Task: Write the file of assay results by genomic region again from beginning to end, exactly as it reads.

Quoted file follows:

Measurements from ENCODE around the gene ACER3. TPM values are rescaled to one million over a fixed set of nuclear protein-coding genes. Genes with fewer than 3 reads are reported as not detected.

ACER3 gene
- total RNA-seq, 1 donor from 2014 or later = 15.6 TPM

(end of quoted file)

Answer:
Measurements from ENCODE around the gene ACER3. TPM values are rescaled to one million over a fixed set of nuclear protein-coding genes. Genes with fewer than 3 reads are reported as not detected.

ACER3 gene
- total RNA-seq, 1 donor from 2014 or later = 15.6 TPM